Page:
On May 6th, many of you might be watching a certain seminal royal event on TV, or even standing in the streets to see the procession rolling by. We, however, will be singing the wonderful Glagolitic Mass by Janacek in the Royal Festival Hall with the LPO. 20 years after her arrival in the UK, LPC, soprano Ilona Lynch talks to us about singing in her native Czechia, joining the LPC, this wonderful piece from her home country and what it’s like to help us, her fellow LPC singers, to pronounce ‘perfect Czech’.
There has never been a time in my life when I haven’t been singing, and I have always had a great love for it. Growing up in Hradec Králové, one of the biggest cities in the old Czechoslovakia (now Czechia), I was fortunate enough to join a professional children’s choir, JITRO (meaning “Daybreak”), at the age of four. As a member of the choir, not only did I enjoy singing and working very closely with many of my peers, but I also acquired high discipline which I use both in my personal and professional lives. As one of the biggest disciplines, we had to rest our voices using sign language, and eat no less than two hours before each concert. The European tours we did were primarily by bus, and the tours were usually full-on, sometimes with two concerts per day. Most of our travels were in Germany, France, Switzerland and Italy, but we also visited Hong Kong and the US.
At the age of 18 I joined the Mixed Choir JITRO, the graduate choir of the Czech Children’s Choir JITRO, whose repertoire encompasses sacred music, compositions from the Middle Ages to the 21st century, music from classical and popular spheres, including modern works, arrangements of spirituals, and jazz. During this time, I went on to study at business school while working at a music instruments shop to stay close to music. Having a passion for traveling, I decided to move to England for one year after finishing my studies to learn a new language and meet new people. As I intended to return after a year, I remained a member of my old choir when I arrived in London at age 21. London’s unique opportunities however allowed me to remain and flourish professionally, as well as personally.
Having missed singing for so long, I started thinking about joining a choir here in London. It was only after a friend of mine took me to see a Classic Spectacular concert at the Royal Albert Hall that I decided to take the courage and start to sing again. After three years of membership in another of London’s leading choirs, I was accepted to the London Philharmonic Choir in 2007. It was a wonderful thing because the choir sing such a fantastic range and repertoire of pieces including one of my favourites, Janáček’s Glagolitic Mass for which I am thrilled to be part of this year for the third time as it marks my 15th anniversary with the choir. When I first learned we were going to be singing Glagolitic Mass eight years ago I was so excited: it’s really lively, energetic and different and has a great background.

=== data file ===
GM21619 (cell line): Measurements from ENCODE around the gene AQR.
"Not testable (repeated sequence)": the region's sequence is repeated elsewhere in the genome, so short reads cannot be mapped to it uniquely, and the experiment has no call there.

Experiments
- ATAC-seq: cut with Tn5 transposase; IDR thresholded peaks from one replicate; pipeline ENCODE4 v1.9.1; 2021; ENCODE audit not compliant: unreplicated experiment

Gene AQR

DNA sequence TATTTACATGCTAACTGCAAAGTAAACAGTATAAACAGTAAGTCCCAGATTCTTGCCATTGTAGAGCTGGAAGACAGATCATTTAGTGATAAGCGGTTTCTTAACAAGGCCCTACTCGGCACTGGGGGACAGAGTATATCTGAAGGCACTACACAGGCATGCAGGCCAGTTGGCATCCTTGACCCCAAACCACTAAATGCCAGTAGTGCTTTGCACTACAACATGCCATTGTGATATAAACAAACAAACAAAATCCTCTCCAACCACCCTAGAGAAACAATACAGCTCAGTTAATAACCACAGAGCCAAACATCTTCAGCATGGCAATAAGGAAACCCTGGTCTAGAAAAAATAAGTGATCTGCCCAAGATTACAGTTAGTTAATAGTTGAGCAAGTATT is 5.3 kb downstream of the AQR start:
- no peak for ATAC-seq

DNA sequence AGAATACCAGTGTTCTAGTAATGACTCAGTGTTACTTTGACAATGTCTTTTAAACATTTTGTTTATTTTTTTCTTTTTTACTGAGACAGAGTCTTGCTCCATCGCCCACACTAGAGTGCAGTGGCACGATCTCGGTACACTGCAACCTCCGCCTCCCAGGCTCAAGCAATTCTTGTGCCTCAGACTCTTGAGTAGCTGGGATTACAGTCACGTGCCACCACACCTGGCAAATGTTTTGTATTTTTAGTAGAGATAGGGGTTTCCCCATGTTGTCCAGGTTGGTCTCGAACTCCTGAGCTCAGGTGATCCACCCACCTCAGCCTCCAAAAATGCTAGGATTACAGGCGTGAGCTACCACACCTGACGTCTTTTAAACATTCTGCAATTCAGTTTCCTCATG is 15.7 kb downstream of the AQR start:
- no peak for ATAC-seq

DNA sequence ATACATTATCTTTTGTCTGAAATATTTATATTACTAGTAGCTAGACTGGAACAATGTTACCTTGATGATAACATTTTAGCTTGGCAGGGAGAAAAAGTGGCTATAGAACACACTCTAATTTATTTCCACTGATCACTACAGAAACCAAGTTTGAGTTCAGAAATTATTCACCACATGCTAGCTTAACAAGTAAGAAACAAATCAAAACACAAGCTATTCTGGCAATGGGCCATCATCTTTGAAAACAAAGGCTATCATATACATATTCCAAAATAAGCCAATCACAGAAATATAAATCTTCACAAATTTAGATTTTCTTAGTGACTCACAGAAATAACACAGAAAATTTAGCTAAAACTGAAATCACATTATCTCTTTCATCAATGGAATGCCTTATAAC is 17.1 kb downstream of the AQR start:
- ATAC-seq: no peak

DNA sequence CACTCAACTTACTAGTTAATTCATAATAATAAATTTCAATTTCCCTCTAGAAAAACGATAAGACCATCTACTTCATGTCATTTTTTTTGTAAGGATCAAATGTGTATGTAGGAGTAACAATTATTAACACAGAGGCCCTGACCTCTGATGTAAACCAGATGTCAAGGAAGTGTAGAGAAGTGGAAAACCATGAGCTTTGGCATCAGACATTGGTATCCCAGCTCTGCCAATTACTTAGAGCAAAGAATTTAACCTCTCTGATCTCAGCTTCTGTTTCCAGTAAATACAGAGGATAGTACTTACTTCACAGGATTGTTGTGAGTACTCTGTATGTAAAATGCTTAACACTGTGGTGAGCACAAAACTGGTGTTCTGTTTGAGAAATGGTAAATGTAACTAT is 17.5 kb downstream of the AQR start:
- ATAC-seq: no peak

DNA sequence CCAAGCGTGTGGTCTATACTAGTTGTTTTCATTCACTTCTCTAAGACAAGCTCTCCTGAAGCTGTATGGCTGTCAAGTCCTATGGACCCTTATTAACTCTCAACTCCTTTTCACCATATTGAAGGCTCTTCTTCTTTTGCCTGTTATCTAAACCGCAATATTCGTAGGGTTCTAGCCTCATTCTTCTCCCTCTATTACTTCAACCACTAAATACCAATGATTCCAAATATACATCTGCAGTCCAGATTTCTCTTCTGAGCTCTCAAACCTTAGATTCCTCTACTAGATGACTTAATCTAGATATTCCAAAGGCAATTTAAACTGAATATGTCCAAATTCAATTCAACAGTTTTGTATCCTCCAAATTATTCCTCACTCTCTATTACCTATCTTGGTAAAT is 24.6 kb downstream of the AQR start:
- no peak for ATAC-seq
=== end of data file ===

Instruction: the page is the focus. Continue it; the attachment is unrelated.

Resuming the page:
The Glagolitic Mass, cantata for soloists, mixed choir, orchestra and organ was composed from 5 August to 15 October 1926 in Luhačovice and Brno. Janáček was 72 years old at the time, but he firmly rejected the critics who described him as a “believing old man” after the first performance of this work; In response to the Literary World, he also explains his faith: “I wanted to capture the belief in the security of the nation on the basis not religious, but on the moral, strong one…”That is why he intended the Glagolitic Mass as a gift for the jubilee celebrations of the 10th anniversary of the birth of our First Republic and for the exhibition of contemporary culture in 1928. One of the important reasons for Janáček’s interest in this theme was the strong Cyrillo-Methodian Moravian tradition. Janáček himself took part in the Velehrad church celebrations in 1869 and from his youth he also connected this tradition with his love for the Slavic nations. Another significance was the fact that Janáček had an intimate knowledge of church life from his childhood, from a simple ceremony in his native Hukvaldy, through the famous figurines to which he travelled with his father, teacher and musician, to ceremonies in the Augustinian church in Old Brno, where he was a singer from the age of 11 and later choir director and organist after his teacher Pavel Křižkovský. The text of the Mass, motivated by elements of Old Church Slavonic and often Church Slavonic, is closest to the Croatian-Glagolitic language, and Janáček probably combined it from several different models. He used it to set to music the traditional parts of the Mass-Kyrie, Gloria, Credo, Sanctus, Benedictus, Agnus. He did not set any part of the so-called “proprium missae” to music, but added an orchestral introduction of a fanfare character, an organ solo after Agnus and a final Intrada for orchestra with a solemn voice of brass and timpani.